A plant in the United Kingdom has taken the world's first botanical selfie.
The honour goes to a maidenhair fern, according to the Zoological Society of London (ZSL)
During trials, the plant called Pete took photos of itself every 20 seconds using the waste energy it created from photosynthesis.
In this process, plants produce sugars and oxygen from water and carbon dioxide.
The sugars are transported throughout plants, and some are excreted as waste products by the roots.
Microbes in the soil breakdown the sugars still further releasing energy.
In the ZSL experiment, an anode and cathode captured this energy and charged a supercapacitor. When the capacitor was full, power was discharged, and a photo taken.
"Plants naturally deposit bio-matter as they grow, which in turn feeds the natural bacteria present in the soil, creating energy that can be harnessed by fuel cells and used to power a wide range of vital conservation tools remotely, including sensors, monitoring platforms and camera traps," said Al Davies, ZSL's Conservation Technology Specialist, in a statement.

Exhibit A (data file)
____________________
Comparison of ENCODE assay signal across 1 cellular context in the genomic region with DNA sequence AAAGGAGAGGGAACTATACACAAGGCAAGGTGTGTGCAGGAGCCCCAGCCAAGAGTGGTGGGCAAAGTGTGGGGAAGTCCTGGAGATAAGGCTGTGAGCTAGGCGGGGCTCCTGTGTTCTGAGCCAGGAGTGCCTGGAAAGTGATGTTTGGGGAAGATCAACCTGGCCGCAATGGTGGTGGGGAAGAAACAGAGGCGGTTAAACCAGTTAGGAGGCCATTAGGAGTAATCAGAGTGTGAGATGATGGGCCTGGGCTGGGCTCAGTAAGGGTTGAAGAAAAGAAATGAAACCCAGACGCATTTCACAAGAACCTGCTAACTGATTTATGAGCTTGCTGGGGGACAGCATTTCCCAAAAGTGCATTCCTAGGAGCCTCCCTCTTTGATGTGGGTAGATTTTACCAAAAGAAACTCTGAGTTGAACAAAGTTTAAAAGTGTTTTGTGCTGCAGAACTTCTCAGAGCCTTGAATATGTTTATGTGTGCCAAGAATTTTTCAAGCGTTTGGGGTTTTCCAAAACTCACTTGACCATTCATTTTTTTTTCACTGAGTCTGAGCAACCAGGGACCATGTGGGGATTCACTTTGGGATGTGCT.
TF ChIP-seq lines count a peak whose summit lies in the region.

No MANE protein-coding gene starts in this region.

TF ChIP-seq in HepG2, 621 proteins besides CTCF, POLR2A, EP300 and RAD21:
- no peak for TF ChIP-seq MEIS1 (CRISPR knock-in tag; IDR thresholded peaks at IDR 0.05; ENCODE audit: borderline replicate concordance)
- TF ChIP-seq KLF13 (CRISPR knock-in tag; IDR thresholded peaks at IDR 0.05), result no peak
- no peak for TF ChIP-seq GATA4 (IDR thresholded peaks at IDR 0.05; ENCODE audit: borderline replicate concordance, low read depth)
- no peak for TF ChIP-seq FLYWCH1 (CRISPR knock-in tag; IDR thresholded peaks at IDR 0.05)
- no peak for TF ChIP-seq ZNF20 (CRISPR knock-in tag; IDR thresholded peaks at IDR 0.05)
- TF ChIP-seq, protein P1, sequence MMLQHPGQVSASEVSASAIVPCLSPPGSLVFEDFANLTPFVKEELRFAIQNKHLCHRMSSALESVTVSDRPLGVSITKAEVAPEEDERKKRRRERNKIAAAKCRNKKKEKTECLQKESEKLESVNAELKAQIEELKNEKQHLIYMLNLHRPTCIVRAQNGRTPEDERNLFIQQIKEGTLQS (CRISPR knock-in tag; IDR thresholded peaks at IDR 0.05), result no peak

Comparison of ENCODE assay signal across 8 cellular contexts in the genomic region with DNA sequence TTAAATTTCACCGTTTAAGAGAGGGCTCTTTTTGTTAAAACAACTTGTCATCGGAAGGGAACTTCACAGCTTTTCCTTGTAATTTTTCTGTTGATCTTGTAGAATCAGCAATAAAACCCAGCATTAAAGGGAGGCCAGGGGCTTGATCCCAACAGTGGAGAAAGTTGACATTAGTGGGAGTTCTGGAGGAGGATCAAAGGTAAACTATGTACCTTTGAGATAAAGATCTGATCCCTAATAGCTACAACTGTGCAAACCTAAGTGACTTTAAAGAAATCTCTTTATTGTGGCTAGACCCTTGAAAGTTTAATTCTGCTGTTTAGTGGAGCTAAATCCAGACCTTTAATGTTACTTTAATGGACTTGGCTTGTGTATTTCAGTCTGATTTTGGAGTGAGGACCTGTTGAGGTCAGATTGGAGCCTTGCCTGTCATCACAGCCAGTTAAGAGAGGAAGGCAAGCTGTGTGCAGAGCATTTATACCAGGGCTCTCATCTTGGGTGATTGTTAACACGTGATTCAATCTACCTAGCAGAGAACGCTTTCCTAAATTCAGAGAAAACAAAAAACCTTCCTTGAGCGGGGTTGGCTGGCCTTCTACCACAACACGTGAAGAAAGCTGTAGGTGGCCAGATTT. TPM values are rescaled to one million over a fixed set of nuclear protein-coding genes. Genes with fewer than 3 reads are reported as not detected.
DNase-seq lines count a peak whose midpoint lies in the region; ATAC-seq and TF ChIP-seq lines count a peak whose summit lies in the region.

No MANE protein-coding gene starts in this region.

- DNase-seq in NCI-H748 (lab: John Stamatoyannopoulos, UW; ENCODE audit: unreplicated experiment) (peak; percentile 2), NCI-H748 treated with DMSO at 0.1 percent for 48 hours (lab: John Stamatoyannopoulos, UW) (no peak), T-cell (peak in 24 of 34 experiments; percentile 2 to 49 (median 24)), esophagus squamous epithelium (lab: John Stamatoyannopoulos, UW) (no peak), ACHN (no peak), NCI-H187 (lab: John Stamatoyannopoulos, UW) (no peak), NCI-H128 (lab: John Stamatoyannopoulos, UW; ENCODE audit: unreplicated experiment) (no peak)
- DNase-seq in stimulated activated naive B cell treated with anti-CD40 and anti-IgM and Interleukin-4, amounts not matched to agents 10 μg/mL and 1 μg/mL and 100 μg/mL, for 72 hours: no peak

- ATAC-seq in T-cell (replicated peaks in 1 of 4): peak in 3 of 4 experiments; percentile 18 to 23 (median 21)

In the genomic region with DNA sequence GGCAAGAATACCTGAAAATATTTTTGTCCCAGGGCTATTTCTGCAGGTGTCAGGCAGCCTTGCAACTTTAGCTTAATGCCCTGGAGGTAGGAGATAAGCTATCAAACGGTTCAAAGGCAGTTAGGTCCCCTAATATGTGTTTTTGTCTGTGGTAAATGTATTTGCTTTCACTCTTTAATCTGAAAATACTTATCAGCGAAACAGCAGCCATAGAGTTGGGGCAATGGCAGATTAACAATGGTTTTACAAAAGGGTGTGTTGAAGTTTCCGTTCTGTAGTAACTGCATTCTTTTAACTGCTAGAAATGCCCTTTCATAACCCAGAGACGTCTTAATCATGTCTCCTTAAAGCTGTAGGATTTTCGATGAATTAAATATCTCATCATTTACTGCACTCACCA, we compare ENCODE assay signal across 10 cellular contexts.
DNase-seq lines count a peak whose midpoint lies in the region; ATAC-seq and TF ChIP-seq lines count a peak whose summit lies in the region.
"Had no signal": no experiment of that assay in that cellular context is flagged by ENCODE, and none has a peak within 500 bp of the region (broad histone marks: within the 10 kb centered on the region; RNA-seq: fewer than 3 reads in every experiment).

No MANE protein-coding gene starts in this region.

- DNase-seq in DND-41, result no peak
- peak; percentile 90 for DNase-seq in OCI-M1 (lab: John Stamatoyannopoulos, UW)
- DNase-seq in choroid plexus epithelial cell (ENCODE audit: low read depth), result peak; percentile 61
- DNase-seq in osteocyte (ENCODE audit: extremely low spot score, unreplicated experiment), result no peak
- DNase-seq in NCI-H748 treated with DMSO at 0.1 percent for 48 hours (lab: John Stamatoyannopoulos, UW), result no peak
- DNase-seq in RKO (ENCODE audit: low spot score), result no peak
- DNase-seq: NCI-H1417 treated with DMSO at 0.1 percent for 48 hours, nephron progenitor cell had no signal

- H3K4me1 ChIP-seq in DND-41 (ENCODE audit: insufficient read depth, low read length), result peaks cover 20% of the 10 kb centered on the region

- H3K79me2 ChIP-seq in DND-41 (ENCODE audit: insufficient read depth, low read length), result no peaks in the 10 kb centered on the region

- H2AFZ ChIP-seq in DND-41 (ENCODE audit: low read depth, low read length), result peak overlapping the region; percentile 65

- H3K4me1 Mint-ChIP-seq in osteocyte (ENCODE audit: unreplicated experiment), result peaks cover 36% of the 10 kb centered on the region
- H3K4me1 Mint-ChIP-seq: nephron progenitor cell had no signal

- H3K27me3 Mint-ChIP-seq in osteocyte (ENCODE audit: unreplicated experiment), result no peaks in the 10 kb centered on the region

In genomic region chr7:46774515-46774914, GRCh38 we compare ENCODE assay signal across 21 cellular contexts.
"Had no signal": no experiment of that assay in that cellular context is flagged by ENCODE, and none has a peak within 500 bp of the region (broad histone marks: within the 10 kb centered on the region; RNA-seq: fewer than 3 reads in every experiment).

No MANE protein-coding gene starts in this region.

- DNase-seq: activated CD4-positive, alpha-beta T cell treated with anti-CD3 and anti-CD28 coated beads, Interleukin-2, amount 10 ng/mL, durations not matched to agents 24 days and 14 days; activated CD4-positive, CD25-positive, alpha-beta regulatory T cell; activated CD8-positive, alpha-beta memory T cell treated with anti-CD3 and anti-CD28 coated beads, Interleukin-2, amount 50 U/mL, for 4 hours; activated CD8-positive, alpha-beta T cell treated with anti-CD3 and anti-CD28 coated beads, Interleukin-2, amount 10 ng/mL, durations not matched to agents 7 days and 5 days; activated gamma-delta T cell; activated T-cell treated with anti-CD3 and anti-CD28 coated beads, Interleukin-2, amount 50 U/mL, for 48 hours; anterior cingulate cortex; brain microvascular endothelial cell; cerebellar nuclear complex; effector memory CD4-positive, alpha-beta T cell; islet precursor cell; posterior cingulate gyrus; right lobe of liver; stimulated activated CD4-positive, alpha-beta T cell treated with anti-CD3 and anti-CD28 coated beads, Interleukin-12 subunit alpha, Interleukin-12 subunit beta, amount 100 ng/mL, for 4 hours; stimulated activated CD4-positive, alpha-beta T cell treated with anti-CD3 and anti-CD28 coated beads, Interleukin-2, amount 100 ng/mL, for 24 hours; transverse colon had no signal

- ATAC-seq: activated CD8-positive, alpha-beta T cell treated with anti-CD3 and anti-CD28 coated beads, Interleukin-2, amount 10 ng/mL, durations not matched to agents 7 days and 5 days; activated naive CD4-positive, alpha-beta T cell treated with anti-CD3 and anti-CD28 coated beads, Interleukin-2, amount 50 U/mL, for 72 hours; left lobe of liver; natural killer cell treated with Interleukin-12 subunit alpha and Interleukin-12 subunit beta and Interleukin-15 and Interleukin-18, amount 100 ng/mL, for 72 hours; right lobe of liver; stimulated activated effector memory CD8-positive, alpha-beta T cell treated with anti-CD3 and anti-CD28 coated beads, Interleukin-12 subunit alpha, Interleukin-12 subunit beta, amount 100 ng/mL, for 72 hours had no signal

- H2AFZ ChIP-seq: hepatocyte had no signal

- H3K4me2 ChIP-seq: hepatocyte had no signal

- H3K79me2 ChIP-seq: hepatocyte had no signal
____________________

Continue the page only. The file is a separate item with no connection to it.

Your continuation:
"Most power sources have limits -- batteries must be replaced while solar panels rely on a source of sunlight -- but plants can survive in the shade, naturally moving into position to maximize the potential of absorbing sunlight -- meaning the potential for plant-powered energy is pretty much limitless."
Plant Power Applications
The plant-powered camera could be used to monitor remote parts of rainforests to record data such as plant growth, temperature and humidity. The information can be used to understand climate change and habitat loss better.
ZSL is now planning a second trial, but this time it will take place in the wild.